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Even More Ways to Find Friends on the Web

Kim Hart

Just when you thought nothing else could be added to the social networking scene, a few companies may surprise you.

DEMO producer Chris Shipley said this is the last year social web applications will be broken out as its own category. "This is becoming so mainstream so quickly, that it would be like us breaking out microprocessors when we talk about computers," she said. "Its just the way the web works."

Here's a quick look at what a few of the firms here are working on:

HubDub is a news aggregation site that ranks articles by their impact on the news story outcome. It's based on the premise that a collective group can better predict the outcome of, say, the presidential primaries, than individuals. It essentially becomes an online betting game, letting people wager "HubDub" dollars on their prediction of whether Britney Spears will ever see her kids again, or if John Edwards will drop out of the presidential race. If you make the right prediction, you're rewarded with bragging rights and you get more editorial control over the site. Hubdub plans to expand the community aspect of the website, giving people forums to debate issues.

AtlasPost is a map-based social network based on GoogleMaps. You can personalize your own house or neighborhood on the map, and also post blogs and tag photos for users to build their profiles on the map. Ultimately, AtlasPost hopes to set the stage for real-life interactions. If you've just moved to Arlington, for example, you can see who else is part of the "village" around you and make connections. Right now, the site is very popular in Taiwan, and the company is trying to expand into the American and Chinese markets.

Redux tries to bridge the gap between onilne dating sites and social networks. To me, this site seems really useful. Based on people's profiles, the site's algorithms predict what they will like in others. Redux shows you people you might have things in common with, and they can make casual comments to potential friends, such as "Hey, I like that band too." It also pulls in information about events and predicts which ones best fit your entertainment tastes. The site lets you break your different cliques of friends into groups, and lets you find events that everyone in the group would enjoy. I can see this coming in handy when you're trying to merge dissimilar groups of friends that don't always mingle well, or plan outings with separate groups at the same time. As CEO Darian Shirazi put it, Redux "cuts through the noise of millions of social networking profiles" to find what's relevant to you.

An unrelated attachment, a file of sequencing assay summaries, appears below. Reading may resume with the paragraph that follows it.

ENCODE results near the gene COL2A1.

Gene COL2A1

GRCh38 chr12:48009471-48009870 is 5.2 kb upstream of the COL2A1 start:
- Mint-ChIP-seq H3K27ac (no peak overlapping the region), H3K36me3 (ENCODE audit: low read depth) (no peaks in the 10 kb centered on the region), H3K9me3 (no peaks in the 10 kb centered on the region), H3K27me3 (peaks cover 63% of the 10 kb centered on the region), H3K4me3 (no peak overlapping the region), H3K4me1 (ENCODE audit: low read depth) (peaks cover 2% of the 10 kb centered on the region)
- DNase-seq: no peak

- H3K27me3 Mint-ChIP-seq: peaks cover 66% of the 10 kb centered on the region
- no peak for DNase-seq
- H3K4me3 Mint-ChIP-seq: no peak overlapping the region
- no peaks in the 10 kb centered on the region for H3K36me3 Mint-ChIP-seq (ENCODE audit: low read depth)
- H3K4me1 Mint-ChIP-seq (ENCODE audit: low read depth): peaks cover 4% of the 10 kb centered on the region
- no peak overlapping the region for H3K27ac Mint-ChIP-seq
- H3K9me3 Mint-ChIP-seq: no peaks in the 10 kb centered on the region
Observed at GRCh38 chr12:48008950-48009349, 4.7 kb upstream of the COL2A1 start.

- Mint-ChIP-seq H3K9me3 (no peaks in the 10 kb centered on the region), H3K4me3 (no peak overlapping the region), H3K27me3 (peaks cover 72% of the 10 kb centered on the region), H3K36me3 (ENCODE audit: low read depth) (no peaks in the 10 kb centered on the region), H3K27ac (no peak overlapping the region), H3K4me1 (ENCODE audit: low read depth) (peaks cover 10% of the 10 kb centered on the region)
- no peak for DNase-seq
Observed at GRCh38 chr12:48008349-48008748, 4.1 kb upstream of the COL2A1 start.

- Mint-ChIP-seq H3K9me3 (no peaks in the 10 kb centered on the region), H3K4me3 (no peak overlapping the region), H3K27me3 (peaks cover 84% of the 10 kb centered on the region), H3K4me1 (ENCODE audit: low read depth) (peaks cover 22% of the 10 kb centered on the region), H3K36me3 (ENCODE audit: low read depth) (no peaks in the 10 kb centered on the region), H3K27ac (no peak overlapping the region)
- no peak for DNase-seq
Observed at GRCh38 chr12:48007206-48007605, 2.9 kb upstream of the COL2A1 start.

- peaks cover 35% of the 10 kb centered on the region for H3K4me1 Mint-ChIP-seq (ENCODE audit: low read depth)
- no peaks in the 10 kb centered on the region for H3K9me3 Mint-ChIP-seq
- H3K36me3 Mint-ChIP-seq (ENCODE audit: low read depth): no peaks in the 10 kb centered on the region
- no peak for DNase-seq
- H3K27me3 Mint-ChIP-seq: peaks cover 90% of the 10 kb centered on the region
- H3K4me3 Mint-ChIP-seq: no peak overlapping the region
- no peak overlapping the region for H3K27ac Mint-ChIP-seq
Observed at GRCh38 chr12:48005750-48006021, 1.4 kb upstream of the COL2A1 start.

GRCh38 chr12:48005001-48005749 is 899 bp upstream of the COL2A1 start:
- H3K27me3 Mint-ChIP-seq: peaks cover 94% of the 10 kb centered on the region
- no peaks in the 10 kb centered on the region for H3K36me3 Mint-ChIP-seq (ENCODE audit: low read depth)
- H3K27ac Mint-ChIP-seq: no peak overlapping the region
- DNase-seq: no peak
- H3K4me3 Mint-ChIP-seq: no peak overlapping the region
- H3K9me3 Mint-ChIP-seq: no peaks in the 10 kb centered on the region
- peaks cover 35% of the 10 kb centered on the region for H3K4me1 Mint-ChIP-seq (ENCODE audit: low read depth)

With so many different social networks out there and countless new applications for them, it's hard to know if these ideas will catch on. Do you see any practical use for them?

By Kim Hart  |  January 30, 2008; 1:09 PM ET  | Category:  Kim Hart
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I think more and more people will start spending time on smaller, focused, niche social networking sites that are actually related to a users particular interest, vocation or hobbies etc.

Advertisers will also get better targeted demographics to sped their money on.

Thanks to sites such as ning, anyone can start their own social network for any subject. Then there's search engines that help users find niche social networking sites, such as,

Posted by: Henry | February 2, 2008 3:26 PM

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